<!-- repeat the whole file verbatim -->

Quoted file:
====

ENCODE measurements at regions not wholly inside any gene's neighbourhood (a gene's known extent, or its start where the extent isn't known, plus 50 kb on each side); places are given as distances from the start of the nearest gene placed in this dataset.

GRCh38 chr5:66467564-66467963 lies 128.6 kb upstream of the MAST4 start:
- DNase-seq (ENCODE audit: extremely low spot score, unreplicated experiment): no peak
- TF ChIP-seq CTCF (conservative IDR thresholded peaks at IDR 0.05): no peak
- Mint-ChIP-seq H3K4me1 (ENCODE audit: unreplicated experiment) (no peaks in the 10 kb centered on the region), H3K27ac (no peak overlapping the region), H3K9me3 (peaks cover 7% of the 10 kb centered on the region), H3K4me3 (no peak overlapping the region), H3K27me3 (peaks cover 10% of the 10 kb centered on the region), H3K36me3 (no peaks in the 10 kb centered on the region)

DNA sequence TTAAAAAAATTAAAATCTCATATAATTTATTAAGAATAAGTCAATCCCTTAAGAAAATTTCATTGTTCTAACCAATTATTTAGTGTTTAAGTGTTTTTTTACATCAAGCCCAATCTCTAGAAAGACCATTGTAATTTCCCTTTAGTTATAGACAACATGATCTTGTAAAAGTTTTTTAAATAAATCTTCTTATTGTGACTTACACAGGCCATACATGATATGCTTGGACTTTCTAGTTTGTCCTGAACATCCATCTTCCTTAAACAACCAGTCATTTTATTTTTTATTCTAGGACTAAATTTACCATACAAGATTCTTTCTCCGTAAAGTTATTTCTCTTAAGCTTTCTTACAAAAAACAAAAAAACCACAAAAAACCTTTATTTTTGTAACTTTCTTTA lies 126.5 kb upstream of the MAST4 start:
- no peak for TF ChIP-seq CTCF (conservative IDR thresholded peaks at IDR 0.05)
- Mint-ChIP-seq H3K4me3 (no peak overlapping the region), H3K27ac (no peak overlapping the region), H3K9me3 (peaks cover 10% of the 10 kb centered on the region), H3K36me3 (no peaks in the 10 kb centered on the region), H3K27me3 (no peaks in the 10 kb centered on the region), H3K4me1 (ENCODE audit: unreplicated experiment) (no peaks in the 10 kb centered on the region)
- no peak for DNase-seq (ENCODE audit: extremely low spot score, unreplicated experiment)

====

ENCODE measurements at regions not wholly inside any gene's neighbourhood (a gene's known extent, or its start where the extent isn't known, plus 50 kb on each side); places are given as distances from the start of the nearest gene placed in this dataset.

GRCh38 chr5:66467564-66467963 lies 128.6 kb upstream of the MAST4 start:
- DNase-seq (ENCODE audit: extremely low spot score, unreplicated experiment): no peak
- TF ChIP-seq CTCF (conservative IDR thresholded peaks at IDR 0.05): no peak
- Mint-ChIP-seq H3K4me1 (ENCODE audit: unreplicated experiment) (no peaks in the 10 kb centered on the region), H3K27ac (no peak overlapping the region), H3K9me3 (peaks cover 7% of the 10 kb centered on the region), H3K4me3 (no peak overlapping the region), H3K27me3 (peaks cover 10% of the 10 kb centered on the region), H3K36me3 (no peaks in the 10 kb centered on the region)

DNA sequence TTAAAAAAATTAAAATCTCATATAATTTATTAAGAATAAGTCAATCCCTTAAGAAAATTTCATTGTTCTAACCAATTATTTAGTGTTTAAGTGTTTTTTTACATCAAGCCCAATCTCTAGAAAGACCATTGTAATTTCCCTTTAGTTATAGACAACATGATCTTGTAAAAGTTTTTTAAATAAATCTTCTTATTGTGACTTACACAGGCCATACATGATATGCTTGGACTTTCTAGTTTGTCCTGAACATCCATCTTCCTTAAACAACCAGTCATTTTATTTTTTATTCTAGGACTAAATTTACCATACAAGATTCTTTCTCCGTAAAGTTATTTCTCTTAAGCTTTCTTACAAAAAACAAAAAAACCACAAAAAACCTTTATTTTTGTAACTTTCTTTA lies 126.5 kb upstream of the MAST4 start:
- no peak for TF ChIP-seq CTCF (conservative IDR thresholded peaks at IDR 0.05)
- Mint-ChIP-seq H3K4me3 (no peak overlapping the region), H3K27ac (no peak overlapping the region), H3K9me3 (peaks cover 10% of the 10 kb centered on the region), H3K36me3 (no peaks in the 10 kb centered on the region), H3K27me3 (no peaks in the 10 kb centered on the region), H3K4me1 (ENCODE audit: unreplicated experiment) (no peaks in the 10 kb centered on the region)
- no peak for DNase-seq (ENCODE audit: extremely low spot score, unreplicated experiment)